II. The Transparent Interface and “the presence of the black figure” (107)
Nakamura next considers the interface and its racial implications in terms of another film, Minority Report. Here, the “metaphor of transparency” is made literal in relation to interface as depicted in the film; it is visually transparent and clear (the viewer of the film sees through the interface itself as Tom Cruise’s character, John Anderton, manipulates the screen via gesture) (106). The presence of black interface users—occupying a largely secondary space only through the use of mediating technology—serves to emphasize the interface’s whiteness. Nakamura writes:
The presence of blackness in the visual field guards whites from the irresistible seduction of the perfectly transparent interface. The implication here is that black and white interface styles can coexist, with blackness legitimating the white device as a means for producing pleasure and displacing anxieties regarding the hegemonies of white interfaces. In other words, the “mojo” of blackness in the computer interface is a salable commodity in the world outside the films as well. However, the price paid is that blacks are never depicted as masters of the interface, never creators of digital images, and are never depicted manipulating the interface in this direct bodily way (109).
Ultimately, blackness in each film functions as a commodity in that the presence of black users prevent white users from becoming wholly engaged in the damaging nature of the transparent interface. Rather, the white user is somehow reminded of what exists beyond the transparency of the interface. However, as both films demonstrate: the black user does not get to possess a privileged relationship with the interface. In this way, the black body benefits only the white body and is not given the same level of subjectivity.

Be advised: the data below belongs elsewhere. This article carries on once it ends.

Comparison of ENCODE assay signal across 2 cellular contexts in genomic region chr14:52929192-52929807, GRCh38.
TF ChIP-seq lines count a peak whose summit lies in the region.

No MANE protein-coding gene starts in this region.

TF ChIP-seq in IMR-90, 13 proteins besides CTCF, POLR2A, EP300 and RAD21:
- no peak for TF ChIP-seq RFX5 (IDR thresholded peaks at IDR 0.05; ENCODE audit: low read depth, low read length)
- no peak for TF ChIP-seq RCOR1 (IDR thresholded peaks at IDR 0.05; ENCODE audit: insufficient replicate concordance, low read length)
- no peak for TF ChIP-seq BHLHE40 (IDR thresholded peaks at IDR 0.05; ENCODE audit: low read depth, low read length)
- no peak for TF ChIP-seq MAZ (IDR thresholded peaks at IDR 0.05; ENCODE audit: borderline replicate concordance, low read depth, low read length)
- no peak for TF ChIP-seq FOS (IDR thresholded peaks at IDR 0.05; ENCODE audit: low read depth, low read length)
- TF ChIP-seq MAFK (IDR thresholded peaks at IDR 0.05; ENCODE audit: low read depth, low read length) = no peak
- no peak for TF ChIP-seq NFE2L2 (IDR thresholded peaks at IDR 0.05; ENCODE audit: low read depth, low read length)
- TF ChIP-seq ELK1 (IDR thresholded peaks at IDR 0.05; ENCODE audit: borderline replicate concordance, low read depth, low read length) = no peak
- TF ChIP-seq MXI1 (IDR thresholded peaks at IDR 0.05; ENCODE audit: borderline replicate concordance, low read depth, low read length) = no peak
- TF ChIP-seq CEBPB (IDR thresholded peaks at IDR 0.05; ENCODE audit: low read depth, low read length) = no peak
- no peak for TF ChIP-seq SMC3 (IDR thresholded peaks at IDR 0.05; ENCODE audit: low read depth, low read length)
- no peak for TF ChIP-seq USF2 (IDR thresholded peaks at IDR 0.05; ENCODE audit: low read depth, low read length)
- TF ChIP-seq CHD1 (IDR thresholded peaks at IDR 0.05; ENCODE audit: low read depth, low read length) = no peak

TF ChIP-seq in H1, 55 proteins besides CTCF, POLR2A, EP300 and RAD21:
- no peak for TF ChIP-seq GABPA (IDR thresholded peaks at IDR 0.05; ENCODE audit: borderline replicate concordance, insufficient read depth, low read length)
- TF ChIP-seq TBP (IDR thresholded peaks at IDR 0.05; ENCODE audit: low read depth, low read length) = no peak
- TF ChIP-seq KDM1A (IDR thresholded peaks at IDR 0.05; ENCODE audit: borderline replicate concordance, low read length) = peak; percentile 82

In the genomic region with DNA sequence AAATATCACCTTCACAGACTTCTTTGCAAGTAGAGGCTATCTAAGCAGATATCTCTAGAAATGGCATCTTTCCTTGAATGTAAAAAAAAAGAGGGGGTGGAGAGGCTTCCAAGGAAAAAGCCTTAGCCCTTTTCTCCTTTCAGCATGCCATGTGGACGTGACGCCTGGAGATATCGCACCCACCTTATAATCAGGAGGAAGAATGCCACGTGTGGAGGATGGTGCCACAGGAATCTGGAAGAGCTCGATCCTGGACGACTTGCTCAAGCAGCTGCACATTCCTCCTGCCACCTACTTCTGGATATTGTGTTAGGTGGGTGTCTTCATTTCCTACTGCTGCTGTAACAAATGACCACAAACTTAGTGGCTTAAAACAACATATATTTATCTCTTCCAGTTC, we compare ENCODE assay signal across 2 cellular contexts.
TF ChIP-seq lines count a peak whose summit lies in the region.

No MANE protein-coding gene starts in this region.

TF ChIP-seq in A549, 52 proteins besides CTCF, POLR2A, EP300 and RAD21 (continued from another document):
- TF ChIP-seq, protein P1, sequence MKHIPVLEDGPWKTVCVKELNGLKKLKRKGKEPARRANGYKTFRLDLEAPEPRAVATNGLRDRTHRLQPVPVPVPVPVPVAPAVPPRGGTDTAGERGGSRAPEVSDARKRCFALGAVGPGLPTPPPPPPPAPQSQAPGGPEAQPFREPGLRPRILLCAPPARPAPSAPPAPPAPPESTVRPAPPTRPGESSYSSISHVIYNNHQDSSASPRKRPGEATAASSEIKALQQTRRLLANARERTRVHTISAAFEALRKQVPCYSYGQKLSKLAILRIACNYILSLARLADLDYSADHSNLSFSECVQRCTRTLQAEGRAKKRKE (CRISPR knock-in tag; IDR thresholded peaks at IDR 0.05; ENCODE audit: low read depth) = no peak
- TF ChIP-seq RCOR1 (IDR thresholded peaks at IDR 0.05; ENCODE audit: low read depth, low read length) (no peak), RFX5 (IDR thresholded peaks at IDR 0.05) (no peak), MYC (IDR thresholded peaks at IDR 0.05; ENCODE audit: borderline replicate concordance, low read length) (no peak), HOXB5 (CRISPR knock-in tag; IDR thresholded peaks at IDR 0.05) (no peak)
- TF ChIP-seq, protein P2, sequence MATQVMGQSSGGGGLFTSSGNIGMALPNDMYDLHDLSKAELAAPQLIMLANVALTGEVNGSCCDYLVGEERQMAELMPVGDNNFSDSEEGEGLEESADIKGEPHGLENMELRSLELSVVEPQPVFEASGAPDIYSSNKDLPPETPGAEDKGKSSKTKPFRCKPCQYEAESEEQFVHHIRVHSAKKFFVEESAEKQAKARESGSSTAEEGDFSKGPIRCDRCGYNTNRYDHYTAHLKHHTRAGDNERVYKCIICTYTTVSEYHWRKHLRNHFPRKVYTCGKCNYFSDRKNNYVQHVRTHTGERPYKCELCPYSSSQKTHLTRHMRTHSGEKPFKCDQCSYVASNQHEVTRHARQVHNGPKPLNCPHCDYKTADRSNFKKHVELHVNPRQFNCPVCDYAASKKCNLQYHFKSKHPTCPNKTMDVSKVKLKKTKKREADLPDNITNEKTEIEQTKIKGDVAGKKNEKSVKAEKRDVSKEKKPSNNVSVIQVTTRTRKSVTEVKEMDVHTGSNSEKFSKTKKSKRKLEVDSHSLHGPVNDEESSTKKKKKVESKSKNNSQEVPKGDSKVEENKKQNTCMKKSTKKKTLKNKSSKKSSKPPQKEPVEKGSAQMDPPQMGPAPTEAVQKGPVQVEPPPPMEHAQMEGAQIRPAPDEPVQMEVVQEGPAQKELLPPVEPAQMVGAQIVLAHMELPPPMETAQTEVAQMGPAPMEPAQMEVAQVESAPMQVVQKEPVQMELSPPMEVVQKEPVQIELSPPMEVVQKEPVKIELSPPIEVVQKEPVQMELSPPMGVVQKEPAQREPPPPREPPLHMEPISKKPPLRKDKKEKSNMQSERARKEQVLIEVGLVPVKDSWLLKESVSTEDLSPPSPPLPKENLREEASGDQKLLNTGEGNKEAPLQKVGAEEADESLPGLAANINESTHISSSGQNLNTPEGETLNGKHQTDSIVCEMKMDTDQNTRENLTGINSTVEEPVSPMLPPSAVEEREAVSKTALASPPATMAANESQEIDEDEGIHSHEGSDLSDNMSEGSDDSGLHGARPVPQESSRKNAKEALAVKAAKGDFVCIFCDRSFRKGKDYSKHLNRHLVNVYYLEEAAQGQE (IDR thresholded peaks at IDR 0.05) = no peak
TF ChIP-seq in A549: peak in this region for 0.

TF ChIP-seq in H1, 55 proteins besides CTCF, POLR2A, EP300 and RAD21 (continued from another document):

III. The Interface & the iPod
The transparent interface—represented as “intuitive, universal, pre- or postverbal, white, translucent, and neutral”—is made apparent in the aesthetic interface/object design of the Apple iPod. Nakamura discusses iPod advertisements in relation to their representation of whiteness/blackness; specifically, she considers the 2004 advertising campaign that depicts black (as in colorless) silhouetted bodies dancing with white iPods against colorful backgrounds.